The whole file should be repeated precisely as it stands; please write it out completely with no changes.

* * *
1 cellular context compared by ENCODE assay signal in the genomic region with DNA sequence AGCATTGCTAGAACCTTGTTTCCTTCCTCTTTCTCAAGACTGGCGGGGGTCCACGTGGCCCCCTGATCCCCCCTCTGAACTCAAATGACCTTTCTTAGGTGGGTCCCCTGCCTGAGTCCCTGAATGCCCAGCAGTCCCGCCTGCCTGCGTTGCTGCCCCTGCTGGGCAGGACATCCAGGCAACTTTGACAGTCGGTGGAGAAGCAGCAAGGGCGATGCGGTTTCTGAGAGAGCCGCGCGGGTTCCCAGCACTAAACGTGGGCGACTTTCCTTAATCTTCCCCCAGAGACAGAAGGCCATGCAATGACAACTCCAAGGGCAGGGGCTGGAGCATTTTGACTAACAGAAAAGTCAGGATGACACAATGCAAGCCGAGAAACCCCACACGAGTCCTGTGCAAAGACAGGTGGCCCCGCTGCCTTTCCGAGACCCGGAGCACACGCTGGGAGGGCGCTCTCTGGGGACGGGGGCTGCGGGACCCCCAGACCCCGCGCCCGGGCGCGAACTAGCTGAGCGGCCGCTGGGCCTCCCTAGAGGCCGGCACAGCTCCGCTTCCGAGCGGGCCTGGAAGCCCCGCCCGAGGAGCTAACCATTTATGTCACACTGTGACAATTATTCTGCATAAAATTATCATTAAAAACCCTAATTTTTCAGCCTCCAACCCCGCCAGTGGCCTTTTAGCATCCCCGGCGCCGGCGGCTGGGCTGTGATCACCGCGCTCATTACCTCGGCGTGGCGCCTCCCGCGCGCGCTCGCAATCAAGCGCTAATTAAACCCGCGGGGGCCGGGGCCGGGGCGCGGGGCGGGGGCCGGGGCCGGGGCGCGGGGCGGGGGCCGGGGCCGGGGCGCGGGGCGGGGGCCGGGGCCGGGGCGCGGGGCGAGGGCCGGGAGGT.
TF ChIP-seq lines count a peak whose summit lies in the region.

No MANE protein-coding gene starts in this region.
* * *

1 cellular context compared by ENCODE assay signal in the genomic region with DNA sequence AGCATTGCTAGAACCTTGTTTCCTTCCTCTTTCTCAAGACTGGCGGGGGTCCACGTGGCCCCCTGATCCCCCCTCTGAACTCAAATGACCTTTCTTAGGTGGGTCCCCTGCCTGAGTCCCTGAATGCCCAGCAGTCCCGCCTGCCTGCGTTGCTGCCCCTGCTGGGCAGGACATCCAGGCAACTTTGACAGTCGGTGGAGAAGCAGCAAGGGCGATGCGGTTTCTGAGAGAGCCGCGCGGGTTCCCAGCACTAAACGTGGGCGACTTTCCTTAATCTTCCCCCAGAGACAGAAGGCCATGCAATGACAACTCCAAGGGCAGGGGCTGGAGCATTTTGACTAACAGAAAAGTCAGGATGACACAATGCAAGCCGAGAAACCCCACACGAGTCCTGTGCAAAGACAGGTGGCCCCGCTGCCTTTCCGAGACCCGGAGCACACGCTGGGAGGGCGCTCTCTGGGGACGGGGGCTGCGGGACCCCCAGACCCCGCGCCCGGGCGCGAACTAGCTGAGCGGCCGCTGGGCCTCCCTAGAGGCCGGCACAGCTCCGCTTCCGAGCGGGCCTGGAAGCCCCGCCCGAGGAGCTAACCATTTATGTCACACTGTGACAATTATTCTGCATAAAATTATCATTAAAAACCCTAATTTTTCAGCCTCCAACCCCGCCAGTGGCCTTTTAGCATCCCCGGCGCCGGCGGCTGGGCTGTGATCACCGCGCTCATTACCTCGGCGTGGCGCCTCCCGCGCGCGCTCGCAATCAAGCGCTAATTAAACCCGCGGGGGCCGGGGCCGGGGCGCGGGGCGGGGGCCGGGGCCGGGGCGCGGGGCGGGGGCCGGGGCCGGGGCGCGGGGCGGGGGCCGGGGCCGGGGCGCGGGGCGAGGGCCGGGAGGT.
TF ChIP-seq lines count a peak whose summit lies in the region.

No MANE protein-coding gene starts in this region.